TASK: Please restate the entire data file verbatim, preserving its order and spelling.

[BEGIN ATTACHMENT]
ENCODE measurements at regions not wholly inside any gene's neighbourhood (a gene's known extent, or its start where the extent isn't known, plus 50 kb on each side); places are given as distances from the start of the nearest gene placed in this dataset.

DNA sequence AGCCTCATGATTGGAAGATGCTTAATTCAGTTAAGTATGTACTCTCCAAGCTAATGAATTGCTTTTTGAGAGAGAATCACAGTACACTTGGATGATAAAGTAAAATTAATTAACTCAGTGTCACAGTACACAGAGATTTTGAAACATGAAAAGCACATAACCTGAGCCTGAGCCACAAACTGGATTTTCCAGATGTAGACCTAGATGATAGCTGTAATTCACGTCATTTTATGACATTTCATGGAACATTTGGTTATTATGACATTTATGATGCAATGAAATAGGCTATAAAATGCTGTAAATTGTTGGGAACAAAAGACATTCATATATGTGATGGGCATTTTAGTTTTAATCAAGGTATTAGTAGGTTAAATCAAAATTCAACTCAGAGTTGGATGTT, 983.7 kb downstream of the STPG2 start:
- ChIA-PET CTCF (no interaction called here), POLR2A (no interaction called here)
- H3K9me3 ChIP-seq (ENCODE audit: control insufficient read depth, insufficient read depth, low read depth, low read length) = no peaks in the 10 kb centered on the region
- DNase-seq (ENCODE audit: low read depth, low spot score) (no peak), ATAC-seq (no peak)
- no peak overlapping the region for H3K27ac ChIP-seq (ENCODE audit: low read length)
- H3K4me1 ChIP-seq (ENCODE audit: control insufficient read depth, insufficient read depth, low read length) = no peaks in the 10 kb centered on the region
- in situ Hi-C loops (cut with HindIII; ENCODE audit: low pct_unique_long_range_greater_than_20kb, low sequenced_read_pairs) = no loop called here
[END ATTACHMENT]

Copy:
ENCODE measurements at regions not wholly inside any gene's neighbourhood (a gene's known extent, or its start where the extent isn't known, plus 50 kb on each side); places are given as distances from the start of the nearest gene placed in this dataset.

DNA sequence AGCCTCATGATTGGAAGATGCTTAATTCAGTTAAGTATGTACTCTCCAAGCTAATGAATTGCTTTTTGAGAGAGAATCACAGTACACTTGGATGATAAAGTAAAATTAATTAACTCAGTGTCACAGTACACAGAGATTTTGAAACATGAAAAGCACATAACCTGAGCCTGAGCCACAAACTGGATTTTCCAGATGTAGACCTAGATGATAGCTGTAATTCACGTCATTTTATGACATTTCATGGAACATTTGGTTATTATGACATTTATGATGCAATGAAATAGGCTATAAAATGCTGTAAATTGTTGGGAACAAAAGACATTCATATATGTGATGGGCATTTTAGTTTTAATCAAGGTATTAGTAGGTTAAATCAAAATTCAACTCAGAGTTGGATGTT, 983.7 kb downstream of the STPG2 start:
- ChIA-PET CTCF (no interaction called here), POLR2A (no interaction called here)
- H3K9me3 ChIP-seq (ENCODE audit: control insufficient read depth, insufficient read depth, low read depth, low read length) = no peaks in the 10 kb centered on the region
- DNase-seq (ENCODE audit: low read depth, low spot score) (no peak), ATAC-seq (no peak)
- no peak overlapping the region for H3K27ac ChIP-seq (ENCODE audit: low read length)
- H3K4me1 ChIP-seq (ENCODE audit: control insufficient read depth, insufficient read depth, low read length) = no peaks in the 10 kb centered on the region
- in situ Hi-C loops (cut with HindIII; ENCODE audit: low pct_unique_long_range_greater_than_20kb, low sequenced_read_pairs) = no loop called here